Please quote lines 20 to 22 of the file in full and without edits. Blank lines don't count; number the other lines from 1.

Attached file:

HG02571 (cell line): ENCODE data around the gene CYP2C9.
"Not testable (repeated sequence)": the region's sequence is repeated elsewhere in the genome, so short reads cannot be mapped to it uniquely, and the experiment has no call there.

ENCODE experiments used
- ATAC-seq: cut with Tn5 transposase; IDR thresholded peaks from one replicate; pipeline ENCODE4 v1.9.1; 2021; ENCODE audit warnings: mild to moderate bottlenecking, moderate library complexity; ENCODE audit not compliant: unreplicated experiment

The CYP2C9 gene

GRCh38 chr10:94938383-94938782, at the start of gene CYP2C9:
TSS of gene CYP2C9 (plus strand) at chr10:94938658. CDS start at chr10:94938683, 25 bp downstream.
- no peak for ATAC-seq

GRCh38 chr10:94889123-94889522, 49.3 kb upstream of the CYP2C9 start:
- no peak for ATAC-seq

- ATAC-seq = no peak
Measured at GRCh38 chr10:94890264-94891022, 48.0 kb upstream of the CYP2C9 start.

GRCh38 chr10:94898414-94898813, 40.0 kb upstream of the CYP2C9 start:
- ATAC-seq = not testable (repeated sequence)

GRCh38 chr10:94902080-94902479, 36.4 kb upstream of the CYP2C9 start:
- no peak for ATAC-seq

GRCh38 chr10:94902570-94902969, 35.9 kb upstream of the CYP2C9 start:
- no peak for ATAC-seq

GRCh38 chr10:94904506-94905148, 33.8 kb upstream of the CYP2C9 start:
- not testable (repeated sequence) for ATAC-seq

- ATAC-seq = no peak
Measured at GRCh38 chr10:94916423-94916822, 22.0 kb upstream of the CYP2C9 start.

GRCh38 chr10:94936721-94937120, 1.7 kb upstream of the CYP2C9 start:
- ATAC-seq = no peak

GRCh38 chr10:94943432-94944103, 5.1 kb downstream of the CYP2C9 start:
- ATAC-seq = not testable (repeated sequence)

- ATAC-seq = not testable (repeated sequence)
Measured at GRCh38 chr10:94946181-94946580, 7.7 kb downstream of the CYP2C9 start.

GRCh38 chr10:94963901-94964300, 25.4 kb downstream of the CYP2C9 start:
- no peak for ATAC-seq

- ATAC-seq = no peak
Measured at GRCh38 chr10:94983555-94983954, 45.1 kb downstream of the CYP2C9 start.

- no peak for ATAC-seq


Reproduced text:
- not testable (repeated sequence) for ATAC-seq

- ATAC-seq = no peak
Measured at GRCh38 chr10:94916423-94916822, 22.0 kb upstream of the CYP2C9 start.